NASA astronomers have discovered a neutron star located about 200,000 light years from Earth. The discovery was made using data from NASA’s Chandra X-ray Observatory and the European Southern Observatory’s Very Large Telescope.
Although astronomers have identified ten similar objects in the past, this is the first time that a neutron star outside Milky Way galaxy has been discovered. Jocelyn Bell, a British astrophysicist, was the first to discover spinning neutron stars about 50 years ago.
“Neutron stars are the ultra-dense cores of massive stars that collapse and undergo a supernova explosion,” NASA explained on its website.
“This newly identified neutron star is a rare variety that has both a low magnetic field and no stellar companion.”
Scientists believe this is an isolated neutron star that was created in a supernova explosion about 2,000 years ago. It is about the size of a city and is located within the remains of a supernova – known as 1E 0102.2-7219 (E0102 for short) – in the Small Magellanic Cloud. This neutron star is incredibly dense and has a mass about 1.4 times that of the sun. According to NASA, this neutron star is characterized by a low magnetic field and has no stellar companion.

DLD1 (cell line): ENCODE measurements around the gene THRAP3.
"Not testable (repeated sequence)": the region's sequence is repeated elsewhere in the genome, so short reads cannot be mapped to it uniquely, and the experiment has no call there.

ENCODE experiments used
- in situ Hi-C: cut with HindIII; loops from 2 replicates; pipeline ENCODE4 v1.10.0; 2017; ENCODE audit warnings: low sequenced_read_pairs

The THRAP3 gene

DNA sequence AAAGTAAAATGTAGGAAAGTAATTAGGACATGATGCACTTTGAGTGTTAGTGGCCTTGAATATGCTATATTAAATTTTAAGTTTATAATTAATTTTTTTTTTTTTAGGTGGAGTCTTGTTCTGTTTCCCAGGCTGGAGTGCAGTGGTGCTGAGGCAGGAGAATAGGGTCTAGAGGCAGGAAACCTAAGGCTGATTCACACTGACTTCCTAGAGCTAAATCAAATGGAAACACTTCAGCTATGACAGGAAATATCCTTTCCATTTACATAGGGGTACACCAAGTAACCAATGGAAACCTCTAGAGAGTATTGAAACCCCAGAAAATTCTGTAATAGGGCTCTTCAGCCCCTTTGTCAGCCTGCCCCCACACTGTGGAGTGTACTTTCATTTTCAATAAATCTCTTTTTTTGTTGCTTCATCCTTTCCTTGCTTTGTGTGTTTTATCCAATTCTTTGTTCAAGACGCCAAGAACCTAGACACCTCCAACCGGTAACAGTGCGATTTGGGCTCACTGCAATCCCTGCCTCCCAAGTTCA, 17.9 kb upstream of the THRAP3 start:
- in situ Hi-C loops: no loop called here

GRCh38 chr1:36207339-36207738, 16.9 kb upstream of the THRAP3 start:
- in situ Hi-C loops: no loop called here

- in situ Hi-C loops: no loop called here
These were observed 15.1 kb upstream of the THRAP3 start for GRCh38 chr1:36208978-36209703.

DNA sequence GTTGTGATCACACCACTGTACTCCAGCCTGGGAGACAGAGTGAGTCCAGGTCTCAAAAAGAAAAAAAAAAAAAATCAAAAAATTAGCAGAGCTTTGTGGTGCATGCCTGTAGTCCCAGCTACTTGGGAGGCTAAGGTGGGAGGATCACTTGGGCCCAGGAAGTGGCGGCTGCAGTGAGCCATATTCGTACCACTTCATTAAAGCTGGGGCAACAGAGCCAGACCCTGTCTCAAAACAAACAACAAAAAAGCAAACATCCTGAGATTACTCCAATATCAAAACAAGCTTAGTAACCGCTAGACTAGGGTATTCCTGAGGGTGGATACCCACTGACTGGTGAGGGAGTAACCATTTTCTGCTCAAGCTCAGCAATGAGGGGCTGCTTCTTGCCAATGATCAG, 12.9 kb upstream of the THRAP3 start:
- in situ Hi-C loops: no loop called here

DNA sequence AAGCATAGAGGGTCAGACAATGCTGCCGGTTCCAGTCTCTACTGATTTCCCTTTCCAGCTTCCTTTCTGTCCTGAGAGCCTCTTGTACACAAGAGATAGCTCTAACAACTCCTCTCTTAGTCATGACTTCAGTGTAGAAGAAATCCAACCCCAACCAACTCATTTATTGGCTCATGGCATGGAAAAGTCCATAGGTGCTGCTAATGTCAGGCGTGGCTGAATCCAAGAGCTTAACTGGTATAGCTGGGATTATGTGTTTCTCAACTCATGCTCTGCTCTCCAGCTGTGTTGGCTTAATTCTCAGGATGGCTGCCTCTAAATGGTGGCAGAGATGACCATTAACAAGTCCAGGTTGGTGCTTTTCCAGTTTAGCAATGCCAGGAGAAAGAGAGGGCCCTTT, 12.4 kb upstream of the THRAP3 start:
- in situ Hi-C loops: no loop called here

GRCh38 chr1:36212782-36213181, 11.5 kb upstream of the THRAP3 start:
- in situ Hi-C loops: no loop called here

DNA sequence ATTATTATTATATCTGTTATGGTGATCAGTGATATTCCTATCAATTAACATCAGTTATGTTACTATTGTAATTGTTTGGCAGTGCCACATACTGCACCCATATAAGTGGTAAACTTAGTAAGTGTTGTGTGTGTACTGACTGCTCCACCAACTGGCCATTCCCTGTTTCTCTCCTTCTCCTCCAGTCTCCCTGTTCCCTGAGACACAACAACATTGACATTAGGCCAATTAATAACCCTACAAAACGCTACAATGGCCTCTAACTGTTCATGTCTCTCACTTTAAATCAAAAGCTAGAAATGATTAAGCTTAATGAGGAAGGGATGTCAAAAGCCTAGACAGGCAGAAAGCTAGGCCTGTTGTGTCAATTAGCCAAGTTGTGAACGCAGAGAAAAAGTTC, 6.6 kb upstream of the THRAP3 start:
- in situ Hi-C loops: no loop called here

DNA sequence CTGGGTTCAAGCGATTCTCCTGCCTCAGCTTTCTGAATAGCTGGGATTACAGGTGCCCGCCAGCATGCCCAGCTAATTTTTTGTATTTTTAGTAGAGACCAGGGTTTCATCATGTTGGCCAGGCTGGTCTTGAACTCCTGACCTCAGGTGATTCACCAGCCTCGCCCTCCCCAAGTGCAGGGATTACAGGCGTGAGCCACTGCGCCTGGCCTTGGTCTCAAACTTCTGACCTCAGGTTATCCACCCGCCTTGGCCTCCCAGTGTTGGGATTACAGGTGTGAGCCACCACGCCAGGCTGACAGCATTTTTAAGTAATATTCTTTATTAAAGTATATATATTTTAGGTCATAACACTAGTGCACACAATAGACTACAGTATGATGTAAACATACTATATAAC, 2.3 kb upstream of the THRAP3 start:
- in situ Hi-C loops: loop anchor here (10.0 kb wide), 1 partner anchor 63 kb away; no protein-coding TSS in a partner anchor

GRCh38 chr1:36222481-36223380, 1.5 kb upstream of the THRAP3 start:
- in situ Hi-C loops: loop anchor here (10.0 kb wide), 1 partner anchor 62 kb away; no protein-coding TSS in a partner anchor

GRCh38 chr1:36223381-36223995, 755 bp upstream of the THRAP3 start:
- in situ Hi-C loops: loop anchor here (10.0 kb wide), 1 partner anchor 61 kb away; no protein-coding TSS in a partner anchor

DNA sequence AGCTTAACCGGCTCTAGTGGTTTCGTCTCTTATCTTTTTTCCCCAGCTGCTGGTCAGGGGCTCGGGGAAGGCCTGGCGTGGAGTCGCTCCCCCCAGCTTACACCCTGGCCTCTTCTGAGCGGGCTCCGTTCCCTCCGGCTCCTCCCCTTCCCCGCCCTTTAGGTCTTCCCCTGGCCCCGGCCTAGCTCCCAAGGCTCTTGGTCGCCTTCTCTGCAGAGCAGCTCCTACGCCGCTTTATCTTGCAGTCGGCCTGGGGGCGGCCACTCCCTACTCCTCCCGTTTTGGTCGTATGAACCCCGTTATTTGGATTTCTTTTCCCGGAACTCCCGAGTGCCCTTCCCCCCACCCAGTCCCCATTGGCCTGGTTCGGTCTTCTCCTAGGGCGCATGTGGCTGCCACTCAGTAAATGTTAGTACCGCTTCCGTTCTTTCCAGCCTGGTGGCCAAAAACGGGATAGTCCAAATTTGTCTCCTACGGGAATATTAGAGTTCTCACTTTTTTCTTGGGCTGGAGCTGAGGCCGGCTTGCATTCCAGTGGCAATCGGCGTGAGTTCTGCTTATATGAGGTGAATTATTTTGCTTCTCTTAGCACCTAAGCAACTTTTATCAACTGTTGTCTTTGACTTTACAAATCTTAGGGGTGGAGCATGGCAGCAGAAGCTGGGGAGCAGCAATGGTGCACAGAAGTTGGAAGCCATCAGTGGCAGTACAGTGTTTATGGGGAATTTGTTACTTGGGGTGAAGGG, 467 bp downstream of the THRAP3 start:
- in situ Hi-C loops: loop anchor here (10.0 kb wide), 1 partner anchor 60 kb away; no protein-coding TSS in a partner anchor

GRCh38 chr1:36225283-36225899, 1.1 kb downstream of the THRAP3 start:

Chandra data of E0102 suggests that the supernova remnant is dominated by a large ring-shaped structure in X-rays, associated with the blast wave of the supernova. The MUSE data revealed a smaller ring of gas expanding more slowly than the blast wave.
The detailed findings of the study have been published in the April issue of Nature Astronomy.
The Chandra program is managed by NASA’s Marshall Space Flight Center in Huntsville, Alabama. Chandra’s science and flight operations are controlled by the Smithsonian Astrophysical Observatory in Cambridge, Massachusetts.
NASA has also revealed its plans to launch a mission to learn more about neutron stars.
“The agency plans to launch the two-in-one Neutron Star Interior Composition Explorer, or NICER, aboard SpaceX CRS-11, a cargo resupply mission to the International Space Station to be launched aboard a Falcon 9 rocket,” NASA said in a statement.
“The mission will focus especially on pulsars — those neutron stars that appear to wink on and off because their spin sweeps beams of radiation past us, like a cosmic lighthouse,” NASA stated.
This spacecraft will feature 56 X-ray mirrors to collect more data about pulsars.